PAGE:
“Don’s last book was ONE GREAT GAME: Two Teams, Two Dreams, in the First-Ever High School National Championship Football Game (Atria, 2003; paper 2004; Kindle). It chronicled a year in the football life of Concord De La Salle of Northern California and Long Beach Polytechnic down South. De La Salle was undefeated for 11 seasons and coached by a legend, Bob Ladouceur; Poly, which as sent more players to the NFL than any high school, was coached by Raul Lara, a probation officer in his first season. These two high-contrast schools–De La Salle private and Catholic, mostly white, LB Poly public, located in the inner-city, the most diverse high school in America in the 2000 Census–jockeyed for position, trained and worried about a football game that was destined to go down in history. The path to the Oct 5, 2001 game is fascinating, but there’s more: a sociological study of public and private education, an inside story of how high school sports was being turned into a big business, and a moving personal account of kids, parents, teachers, coaches, fans and the author’s own family. When the tragedy of 9/11 alters ONE GREAT GAME’S trajectory–and, of course, America’s and the world’s–the story takes on added spiritual and human resonance. Finally, the game itself does not disappoint.

Don’s first novel, HOT WATER (Soho, 1991), is a comedy about a “rod and gun” marriage. Gar, the husband, wants to leave his job as a Coca-Cola bottling manager and become a pro bass fisherman. His mind is filled with the ways and wiles of the small-mouth bass. His wife, the formidable Virginia Roy, is bored with her life and filled with unformed ambition, thwarted by their provincial Southern life. A die-hard conservative, she turns to paintball, learns to love camouflage, and she decides her destiny is to be a mercenary. The genial put-upon Gar and the proto-Sarah Palin Virgina Roy are also a great love story, united above all by their devotion to each other–even if she does shoot him once in awhile (with a paintball gun).

Don has also written for The New York Times, Harper’s Magazine, Fast Company, Kirkus Reviews and many other publications. Along the way he has won awards such as the James Michener Copernicus Prize for a novel; the Pluma de Plata Mexicana for reporting about Mexico; and Author of the Year at Naval History Magazine. He attended the MacDowell Colony.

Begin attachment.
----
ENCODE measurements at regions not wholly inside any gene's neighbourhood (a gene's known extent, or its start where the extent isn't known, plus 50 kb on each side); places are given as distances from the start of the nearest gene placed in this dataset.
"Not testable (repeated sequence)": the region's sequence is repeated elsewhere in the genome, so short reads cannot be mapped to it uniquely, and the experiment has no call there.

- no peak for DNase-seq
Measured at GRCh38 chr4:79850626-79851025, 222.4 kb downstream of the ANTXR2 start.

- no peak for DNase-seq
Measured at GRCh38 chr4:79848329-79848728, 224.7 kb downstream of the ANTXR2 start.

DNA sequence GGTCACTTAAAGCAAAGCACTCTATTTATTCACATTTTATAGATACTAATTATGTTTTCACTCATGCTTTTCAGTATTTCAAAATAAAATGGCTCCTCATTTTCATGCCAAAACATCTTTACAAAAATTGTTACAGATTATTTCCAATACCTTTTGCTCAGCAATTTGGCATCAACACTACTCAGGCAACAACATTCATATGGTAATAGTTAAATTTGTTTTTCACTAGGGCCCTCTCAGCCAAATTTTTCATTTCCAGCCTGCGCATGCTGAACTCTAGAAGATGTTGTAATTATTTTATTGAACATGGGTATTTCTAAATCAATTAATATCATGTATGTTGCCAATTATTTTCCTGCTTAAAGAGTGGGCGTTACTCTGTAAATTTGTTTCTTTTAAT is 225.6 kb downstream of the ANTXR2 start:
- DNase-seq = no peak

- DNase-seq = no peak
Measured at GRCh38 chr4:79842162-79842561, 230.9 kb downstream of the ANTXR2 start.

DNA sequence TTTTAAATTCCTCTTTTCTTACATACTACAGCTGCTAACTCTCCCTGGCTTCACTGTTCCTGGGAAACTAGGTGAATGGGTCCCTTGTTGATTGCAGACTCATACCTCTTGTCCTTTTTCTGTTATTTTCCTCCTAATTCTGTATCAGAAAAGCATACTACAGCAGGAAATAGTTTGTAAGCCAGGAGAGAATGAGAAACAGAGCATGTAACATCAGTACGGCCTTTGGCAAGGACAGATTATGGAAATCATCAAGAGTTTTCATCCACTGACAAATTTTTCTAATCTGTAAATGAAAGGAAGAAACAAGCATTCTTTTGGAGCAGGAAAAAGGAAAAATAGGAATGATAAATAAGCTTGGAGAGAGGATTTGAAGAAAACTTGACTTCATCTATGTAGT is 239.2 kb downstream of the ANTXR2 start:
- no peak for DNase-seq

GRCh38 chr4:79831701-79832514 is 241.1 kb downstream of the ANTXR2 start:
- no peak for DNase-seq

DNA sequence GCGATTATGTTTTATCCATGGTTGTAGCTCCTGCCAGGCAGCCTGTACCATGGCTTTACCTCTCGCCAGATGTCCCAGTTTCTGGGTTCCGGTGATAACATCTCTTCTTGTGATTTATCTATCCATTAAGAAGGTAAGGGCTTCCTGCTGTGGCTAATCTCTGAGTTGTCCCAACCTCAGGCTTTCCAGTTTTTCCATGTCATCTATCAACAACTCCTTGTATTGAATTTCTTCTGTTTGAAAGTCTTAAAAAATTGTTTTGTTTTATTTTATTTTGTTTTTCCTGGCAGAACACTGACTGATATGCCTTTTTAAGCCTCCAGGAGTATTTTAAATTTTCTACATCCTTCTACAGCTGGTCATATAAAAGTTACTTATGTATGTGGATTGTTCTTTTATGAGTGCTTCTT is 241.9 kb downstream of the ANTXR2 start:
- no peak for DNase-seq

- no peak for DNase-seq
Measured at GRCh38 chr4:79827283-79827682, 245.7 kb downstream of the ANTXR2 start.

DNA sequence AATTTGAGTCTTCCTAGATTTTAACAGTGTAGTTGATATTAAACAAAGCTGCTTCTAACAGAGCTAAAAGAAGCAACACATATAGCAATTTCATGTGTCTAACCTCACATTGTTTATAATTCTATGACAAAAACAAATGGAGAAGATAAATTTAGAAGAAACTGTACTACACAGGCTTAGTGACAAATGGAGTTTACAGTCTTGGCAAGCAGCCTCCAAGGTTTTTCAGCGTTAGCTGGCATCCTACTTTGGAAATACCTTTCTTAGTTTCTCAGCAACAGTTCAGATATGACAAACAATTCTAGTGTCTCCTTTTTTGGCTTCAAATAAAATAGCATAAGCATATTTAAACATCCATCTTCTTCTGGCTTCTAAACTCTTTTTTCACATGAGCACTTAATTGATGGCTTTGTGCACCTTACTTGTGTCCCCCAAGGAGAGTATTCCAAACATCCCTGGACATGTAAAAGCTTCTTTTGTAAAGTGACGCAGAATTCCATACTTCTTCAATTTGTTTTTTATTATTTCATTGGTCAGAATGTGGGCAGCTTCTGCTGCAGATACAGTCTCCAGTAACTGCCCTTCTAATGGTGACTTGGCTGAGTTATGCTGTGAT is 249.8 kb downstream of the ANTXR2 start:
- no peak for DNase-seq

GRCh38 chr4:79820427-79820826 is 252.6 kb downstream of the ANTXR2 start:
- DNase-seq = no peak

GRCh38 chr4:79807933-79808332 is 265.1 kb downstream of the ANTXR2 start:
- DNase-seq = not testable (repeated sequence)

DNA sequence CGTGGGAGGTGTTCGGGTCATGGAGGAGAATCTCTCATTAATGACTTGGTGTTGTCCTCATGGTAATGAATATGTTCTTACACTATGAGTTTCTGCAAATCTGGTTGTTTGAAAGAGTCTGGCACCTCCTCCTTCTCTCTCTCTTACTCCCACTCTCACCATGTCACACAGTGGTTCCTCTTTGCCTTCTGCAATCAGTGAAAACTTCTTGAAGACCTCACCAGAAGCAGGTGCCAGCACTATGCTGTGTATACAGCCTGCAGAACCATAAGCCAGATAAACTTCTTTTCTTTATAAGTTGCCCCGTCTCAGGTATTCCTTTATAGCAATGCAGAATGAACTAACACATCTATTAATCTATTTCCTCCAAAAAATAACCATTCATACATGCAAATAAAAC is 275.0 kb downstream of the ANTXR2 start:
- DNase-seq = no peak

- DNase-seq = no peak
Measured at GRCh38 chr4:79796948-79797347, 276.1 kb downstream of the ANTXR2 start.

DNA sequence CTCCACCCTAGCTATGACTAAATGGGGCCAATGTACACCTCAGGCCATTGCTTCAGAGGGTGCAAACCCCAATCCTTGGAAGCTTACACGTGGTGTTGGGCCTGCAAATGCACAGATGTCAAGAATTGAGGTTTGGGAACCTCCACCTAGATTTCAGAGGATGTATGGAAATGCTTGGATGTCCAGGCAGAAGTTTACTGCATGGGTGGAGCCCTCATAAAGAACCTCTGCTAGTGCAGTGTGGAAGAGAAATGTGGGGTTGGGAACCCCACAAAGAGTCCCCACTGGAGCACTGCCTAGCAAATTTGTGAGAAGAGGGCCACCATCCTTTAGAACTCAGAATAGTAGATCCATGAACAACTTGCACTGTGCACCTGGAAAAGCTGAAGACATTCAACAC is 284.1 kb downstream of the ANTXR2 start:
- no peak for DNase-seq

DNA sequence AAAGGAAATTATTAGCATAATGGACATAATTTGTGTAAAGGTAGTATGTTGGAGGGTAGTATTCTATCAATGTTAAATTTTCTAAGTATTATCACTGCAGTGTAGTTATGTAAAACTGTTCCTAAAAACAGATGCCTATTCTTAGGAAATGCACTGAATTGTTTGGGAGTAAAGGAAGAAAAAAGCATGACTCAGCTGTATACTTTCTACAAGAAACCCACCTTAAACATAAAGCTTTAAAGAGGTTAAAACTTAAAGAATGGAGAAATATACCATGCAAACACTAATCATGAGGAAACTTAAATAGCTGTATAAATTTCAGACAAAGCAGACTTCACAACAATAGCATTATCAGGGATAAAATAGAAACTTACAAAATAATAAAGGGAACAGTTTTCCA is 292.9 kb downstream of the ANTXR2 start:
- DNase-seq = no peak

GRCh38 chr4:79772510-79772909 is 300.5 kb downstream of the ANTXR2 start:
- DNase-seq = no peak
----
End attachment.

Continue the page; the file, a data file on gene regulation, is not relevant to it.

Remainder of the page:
Don serialized a novel of the American Revolution for 3 years in Naval History Magazine: THE LOG OF MATTHEW ROVING (US Naval Institute Press), winning him Author of the Year honors in 2002.

Don is a featured subject in and contributor to WE WANTED TO BE WRITERS: Life, Love, and Literature at the Iowa Writers’ Workshop (Skyhorse, August 2011).

Don was the writer of a documentary about Hawaiian music, aired by PBS Hawaii, the Pacific Rim Film Festival in Santa Cruz and the Honolulu International Film Festival. THOSE WHO CAME BEFORE: The Musical Journey of Eddie Kamae, aired on July 28, 2011.

Don has worked, among others, as Executive editor at Time Inc and at The New York Times Magazine Group; as senior editor at Conde Nast and at Hearst; he has founded and created magazines, including Traveler’s Advantage and Golf Digest Woman. He has experience in all types of publications, including business, sports, women’s, travel, literary/general, environmental. He is a specialist in start-ups and custom publishing.

CONNECT & SOCIALIZE!

BLOGS: don-wallace.com; donwallacefranceblog.tumblr.com; A Salty Blog, at www.asaltydog.blogspot.com.

On the topic of “What It Means to Be a Writer Today” on wewantedtobewriters.com

WEBSITE: www.don-wallace.com